Hands, the sky, a tree, faces, and an encounter! That's how Jean Daviot's work could be summed up.
But can any artist's work really be summed up?
An oeuvre cannot be reduced to a few words, even if its poetic quality sometimes creates the illusion of a splendid, sweeping transcendence.
An oeuvre is outreach, a swelling of life, time and space, of breath and spirit. An artist can't be summed up - but that doesn't mean we have to shut up!
You can talk about an oeuvre - or rather, with one.
That's one of its basic functions: to give us the chance to talk. Even when we're silent.
Because then we dialogue with silence.
Naturally I can't say "what" Jean Daviot's work is about. Too much risk of locking him up inside a theme and destroying all the power of his inventivity, his creativity - his oeuvre.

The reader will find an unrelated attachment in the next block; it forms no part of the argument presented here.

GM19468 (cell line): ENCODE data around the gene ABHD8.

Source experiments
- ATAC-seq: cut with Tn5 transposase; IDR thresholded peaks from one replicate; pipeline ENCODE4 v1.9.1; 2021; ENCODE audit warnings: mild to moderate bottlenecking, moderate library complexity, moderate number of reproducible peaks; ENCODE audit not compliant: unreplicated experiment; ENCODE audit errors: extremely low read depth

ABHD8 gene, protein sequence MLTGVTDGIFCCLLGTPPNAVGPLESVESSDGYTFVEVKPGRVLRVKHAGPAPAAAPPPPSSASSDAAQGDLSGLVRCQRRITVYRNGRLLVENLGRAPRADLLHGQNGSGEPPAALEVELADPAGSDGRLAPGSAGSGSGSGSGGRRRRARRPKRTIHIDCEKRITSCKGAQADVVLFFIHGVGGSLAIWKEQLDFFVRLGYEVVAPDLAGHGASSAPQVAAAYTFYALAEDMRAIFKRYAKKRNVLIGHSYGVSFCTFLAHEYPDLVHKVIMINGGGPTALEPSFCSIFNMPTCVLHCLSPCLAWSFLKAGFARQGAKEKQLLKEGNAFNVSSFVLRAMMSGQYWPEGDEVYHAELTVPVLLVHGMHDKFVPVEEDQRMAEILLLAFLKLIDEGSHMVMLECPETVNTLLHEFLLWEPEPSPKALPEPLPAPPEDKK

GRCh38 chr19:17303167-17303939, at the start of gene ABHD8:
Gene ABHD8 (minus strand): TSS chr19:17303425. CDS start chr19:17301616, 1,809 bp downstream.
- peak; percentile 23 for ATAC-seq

So I'm opting for a dialogue on the work,
a dialogue like lips or shorelines,
like riverbanks: a strange mouth,
a "hole with soft edges" as Michel Serres puts it in his intriguingly titled Does Love Make Beasts of Us?
These mouths, these "holes with soft edges" are both the focus and the periphery of Jean Daviot's work.
These spaces are home to hands and trees; sometimes faces; and often fingers, mouths and genitals.
- men's too.
Let's not forget that enigmatic saying: "There's no such thing as sexual relations..."
So nothing about those relations here: anything related ends up adulterated.